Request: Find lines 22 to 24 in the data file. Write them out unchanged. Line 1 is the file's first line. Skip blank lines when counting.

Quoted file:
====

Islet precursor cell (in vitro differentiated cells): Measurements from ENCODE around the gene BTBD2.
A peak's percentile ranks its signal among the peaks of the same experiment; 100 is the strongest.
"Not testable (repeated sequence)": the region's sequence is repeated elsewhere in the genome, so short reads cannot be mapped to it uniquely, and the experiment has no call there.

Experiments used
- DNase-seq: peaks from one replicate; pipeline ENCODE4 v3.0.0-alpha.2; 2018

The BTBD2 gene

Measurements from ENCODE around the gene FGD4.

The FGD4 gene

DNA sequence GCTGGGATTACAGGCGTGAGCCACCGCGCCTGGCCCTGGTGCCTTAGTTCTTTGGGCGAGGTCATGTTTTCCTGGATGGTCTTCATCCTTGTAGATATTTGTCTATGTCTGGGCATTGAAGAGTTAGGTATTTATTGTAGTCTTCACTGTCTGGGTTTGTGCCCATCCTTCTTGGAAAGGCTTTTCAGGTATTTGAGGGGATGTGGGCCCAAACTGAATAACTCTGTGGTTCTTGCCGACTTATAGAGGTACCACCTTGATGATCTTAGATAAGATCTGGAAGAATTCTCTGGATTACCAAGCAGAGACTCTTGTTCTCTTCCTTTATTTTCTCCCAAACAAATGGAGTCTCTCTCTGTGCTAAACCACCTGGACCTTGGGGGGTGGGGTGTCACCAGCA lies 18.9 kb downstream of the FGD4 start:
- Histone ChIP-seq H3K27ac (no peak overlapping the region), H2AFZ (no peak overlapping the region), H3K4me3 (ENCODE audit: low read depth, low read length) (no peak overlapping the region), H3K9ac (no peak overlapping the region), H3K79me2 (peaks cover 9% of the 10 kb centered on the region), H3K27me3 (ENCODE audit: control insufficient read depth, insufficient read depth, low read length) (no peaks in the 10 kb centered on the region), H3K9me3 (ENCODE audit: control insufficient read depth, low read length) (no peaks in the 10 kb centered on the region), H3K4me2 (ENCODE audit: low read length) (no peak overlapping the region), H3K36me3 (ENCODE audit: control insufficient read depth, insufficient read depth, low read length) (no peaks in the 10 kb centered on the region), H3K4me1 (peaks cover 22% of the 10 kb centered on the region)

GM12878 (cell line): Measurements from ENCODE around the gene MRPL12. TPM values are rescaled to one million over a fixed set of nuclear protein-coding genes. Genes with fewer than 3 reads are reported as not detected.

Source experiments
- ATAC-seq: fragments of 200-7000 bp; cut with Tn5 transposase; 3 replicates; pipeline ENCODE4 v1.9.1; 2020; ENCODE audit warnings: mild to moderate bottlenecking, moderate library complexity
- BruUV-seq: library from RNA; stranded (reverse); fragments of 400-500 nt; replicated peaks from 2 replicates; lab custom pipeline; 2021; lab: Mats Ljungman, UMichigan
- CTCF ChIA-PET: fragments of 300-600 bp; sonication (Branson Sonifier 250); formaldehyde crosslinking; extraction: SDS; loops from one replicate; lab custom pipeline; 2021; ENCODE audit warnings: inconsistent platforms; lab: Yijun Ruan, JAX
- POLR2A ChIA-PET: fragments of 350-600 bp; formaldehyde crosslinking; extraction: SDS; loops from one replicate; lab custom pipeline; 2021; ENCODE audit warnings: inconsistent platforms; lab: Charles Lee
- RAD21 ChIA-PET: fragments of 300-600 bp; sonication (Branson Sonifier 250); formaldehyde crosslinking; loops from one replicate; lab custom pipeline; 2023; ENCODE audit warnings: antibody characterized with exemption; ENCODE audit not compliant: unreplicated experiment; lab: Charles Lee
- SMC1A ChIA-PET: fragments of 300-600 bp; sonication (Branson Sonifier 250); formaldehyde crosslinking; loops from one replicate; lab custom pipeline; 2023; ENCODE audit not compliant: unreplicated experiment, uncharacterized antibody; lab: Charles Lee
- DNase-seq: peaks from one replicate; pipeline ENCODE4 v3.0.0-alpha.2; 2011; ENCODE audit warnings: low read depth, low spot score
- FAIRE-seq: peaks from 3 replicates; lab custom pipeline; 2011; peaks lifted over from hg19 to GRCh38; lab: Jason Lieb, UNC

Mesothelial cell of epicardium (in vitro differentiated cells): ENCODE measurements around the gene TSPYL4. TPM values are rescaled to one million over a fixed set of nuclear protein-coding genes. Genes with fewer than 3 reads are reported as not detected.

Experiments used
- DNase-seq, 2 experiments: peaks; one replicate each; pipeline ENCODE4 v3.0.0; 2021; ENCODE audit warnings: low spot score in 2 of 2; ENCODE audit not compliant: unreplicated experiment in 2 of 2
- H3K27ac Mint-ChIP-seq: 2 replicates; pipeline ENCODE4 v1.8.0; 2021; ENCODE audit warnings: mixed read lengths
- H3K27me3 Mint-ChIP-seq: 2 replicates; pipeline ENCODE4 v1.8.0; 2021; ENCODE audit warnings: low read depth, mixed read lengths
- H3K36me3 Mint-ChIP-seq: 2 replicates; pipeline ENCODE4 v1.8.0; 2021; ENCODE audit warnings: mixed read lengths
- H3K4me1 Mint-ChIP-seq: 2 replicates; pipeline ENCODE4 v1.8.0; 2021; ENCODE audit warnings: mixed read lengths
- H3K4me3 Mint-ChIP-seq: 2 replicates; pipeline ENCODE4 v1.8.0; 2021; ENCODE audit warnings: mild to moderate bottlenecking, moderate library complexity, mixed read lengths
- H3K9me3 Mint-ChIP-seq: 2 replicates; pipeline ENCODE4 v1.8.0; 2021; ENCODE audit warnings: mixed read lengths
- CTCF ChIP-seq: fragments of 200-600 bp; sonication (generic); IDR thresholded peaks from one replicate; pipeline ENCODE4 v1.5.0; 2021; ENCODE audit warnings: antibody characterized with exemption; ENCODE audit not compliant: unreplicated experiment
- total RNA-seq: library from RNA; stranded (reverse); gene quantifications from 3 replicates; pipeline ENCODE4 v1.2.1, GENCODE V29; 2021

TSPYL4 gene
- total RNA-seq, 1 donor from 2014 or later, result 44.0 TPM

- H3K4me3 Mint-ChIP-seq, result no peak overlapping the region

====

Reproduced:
Experiments used
- DNase-seq, 2 experiments: peaks; one replicate each; pipeline ENCODE4 v3.0.0; 2021; ENCODE audit warnings: low spot score in 2 of 2; ENCODE audit not compliant: unreplicated experiment in 2 of 2
- H3K27ac Mint-ChIP-seq: 2 replicates; pipeline ENCODE4 v1.8.0; 2021; ENCODE audit warnings: mixed read lengths